The Cost of Bad Problem Management Initiatives

No matter the number of steps your organization has taken to try and avoid incidents, they still happen. While taking the preventative steps is important, a dedicated focus on proper problem management should also be a key goal. This is much more than simply helping customers to get an issue resolved. Problem management addresses the causes of the incidents to try and reduce the impact on the business and hopefully, prevent the problem from occurring again in the future.

Problem Management Aims

In reality, problem management from a service management point of view should be all about preventative measures. You can’t simply lump it into preventative practices, however, as you will then limit yourself when incidents do occur. Yes, problem management can help to prevent problems from happening again, but only after they have happened once. Therefore, you need to have robust problem management initiatives in place.

Side Effects of Bad Problem Management

Problem management that aims to simply satisfy a customer or respond to an inquiry isn’t really a step in service management. If you take this approach, you will quickly see the associated costs skyrocket. Incident management focuses on returning service to normal; problem management will identify what caused the incident in the first place. If you fail to follow up on the problem management step of the process, you will see a repeat of the problem and waste both time and money to try and solve it once again.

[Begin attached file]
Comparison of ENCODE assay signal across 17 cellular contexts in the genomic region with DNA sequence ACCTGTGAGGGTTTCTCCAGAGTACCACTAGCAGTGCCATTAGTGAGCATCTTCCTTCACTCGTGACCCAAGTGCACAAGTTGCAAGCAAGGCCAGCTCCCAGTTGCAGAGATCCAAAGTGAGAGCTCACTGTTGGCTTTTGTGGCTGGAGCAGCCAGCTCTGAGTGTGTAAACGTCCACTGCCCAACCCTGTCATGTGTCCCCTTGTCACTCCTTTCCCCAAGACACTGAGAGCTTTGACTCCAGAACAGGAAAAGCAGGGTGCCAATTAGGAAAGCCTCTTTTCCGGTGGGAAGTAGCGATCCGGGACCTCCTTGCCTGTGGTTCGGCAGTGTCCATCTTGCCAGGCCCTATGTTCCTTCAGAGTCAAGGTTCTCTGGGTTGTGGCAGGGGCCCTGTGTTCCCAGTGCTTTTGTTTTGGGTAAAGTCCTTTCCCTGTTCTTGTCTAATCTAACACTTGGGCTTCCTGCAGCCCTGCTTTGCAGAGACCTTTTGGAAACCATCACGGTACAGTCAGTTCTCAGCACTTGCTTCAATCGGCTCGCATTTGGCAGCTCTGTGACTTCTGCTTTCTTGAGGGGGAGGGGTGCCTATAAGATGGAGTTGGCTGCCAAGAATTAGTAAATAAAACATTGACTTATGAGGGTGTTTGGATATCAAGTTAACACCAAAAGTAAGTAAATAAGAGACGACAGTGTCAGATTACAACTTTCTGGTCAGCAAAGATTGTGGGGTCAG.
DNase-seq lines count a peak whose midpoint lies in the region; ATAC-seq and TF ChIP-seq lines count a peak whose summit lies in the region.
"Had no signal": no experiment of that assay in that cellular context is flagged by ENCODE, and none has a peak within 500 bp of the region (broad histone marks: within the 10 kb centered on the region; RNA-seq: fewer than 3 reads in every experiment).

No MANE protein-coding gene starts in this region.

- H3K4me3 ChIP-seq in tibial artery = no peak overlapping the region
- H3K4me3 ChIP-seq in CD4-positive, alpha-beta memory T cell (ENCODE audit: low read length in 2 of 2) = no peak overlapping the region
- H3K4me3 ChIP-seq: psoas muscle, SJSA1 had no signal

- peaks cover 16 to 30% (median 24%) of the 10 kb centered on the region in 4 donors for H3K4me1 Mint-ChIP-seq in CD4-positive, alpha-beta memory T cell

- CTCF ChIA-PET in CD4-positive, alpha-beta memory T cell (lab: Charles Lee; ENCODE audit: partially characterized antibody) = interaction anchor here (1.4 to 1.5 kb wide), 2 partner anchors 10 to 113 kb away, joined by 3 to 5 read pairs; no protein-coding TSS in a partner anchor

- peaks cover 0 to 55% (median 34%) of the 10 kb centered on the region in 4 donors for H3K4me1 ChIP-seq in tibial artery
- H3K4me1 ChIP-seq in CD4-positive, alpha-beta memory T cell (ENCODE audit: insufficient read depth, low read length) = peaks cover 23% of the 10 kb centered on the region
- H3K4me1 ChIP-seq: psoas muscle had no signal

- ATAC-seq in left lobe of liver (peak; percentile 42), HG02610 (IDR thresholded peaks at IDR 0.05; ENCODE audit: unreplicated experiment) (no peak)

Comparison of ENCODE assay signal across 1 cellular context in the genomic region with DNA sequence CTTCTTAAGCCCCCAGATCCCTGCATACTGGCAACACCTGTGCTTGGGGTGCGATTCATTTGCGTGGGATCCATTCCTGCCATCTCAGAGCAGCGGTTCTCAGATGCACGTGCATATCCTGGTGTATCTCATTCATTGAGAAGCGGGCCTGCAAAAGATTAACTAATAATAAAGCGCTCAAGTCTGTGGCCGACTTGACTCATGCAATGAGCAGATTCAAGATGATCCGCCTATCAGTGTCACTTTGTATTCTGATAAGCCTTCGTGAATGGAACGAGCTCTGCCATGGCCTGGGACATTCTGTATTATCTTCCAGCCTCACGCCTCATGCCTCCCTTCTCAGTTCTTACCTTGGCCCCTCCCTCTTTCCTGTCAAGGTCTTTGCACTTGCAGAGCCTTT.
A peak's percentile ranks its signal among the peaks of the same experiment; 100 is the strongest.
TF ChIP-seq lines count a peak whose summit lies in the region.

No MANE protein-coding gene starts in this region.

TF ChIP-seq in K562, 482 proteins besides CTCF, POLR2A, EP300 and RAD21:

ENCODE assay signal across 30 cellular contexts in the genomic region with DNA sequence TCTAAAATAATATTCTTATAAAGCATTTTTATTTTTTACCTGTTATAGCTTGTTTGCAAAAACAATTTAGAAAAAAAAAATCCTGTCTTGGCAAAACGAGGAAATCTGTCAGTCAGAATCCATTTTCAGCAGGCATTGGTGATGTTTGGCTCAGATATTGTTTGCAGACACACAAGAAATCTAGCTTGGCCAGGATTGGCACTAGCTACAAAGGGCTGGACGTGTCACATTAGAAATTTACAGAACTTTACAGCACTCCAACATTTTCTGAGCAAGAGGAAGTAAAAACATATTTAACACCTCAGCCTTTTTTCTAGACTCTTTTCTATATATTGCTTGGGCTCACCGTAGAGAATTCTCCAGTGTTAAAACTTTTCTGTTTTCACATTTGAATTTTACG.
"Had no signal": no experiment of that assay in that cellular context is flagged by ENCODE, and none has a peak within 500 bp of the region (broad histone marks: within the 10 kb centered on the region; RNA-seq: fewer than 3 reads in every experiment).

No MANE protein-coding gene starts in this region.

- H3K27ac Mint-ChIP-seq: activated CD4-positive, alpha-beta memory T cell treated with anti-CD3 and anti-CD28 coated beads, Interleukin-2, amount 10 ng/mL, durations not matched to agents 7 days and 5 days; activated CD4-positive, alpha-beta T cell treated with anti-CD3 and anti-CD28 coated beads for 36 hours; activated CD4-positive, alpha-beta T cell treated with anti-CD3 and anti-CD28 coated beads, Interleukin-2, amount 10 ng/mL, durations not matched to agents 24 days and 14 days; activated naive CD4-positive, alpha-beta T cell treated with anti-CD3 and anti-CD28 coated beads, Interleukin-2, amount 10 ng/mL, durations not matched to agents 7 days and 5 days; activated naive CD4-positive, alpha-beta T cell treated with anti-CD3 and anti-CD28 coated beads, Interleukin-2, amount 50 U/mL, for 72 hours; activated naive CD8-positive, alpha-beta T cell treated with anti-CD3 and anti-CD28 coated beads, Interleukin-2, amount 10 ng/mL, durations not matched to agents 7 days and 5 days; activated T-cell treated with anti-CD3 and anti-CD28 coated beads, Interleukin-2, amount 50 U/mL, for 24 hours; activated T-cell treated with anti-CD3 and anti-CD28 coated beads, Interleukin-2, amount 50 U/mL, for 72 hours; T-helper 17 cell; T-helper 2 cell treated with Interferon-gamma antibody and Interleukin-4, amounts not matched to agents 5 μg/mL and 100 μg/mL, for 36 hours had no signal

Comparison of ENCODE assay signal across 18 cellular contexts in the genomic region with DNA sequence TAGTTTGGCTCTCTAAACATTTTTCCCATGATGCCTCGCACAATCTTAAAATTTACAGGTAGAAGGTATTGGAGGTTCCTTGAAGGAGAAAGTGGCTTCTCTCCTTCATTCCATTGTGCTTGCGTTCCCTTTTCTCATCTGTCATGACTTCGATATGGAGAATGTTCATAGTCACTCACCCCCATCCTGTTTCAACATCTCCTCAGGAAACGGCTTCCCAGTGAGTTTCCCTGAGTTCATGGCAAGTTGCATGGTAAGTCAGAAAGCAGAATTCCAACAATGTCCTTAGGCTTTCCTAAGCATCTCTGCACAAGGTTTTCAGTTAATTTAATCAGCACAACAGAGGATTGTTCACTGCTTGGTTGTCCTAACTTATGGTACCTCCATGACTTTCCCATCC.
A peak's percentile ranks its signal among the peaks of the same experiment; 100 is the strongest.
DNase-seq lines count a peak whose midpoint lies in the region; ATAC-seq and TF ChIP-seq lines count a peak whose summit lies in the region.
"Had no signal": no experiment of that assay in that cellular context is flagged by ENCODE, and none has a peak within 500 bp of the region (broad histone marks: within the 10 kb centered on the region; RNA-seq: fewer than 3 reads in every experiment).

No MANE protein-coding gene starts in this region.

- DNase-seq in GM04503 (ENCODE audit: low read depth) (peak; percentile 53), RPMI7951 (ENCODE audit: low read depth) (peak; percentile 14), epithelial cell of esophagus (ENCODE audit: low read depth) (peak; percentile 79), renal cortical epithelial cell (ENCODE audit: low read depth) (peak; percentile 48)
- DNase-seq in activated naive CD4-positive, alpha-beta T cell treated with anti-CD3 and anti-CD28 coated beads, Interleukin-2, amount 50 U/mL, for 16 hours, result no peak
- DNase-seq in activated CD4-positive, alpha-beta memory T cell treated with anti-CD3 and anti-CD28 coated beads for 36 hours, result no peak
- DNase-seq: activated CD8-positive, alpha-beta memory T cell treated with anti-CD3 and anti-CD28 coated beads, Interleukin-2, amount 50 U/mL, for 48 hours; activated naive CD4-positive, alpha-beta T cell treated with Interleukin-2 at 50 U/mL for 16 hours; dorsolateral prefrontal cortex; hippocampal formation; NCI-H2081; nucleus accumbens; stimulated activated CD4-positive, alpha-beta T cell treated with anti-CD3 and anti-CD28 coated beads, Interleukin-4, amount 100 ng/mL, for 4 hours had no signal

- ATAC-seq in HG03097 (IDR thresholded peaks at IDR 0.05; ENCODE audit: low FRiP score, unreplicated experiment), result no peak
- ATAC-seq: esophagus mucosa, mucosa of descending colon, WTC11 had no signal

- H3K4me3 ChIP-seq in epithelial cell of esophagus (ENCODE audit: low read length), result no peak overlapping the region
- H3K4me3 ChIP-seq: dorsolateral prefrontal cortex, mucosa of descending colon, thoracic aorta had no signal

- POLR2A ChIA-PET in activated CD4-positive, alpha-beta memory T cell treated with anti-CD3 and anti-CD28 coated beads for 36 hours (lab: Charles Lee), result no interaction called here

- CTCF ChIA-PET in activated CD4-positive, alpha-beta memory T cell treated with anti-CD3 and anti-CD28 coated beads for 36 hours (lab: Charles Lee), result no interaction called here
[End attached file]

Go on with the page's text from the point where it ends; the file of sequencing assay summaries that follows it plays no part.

Problem Management: Known and Unknown

Effective service managers divide problem management into two categories: problems with causes that are known and problems with causes that are unknown. In both categories, there are incidents that need to be resolved. When the cause is unknown, the focus for the service management team is to identify the incident and the cause of the incident. When the cause is known, your service management department can immediately start to work on a resolution. Known errors are worked on until they are eliminated and unknown errors are investigated until identified. In both cases, problems are documented for classification and recall later. A failure to document the problem is sure to result in the problem occurring again in the future, and the same process has to be completed to identify the cause and eliminate the problem.

The Importance of Communication in Problem Management

Problem identification and resolution are only part of your focus in effective problem management. Once you have documented the problem, resolution and process, it is important to create a report for your service management desk. As a result, if a customer calls, the customer can be advised as to what the incident was, how it was identified and the proper steps for resolution. A failure to take this important step can degrade your ability to properly serve the customer and deliver the problem management they expect.

In the service management space, problem management should focus on delivering the optimal incident prevention. A failure to do so will cost your customers time, money and frustration. How to implement service level management agreements profitably should focus on increasing customer satisfaction, and proper problem management must be your priority.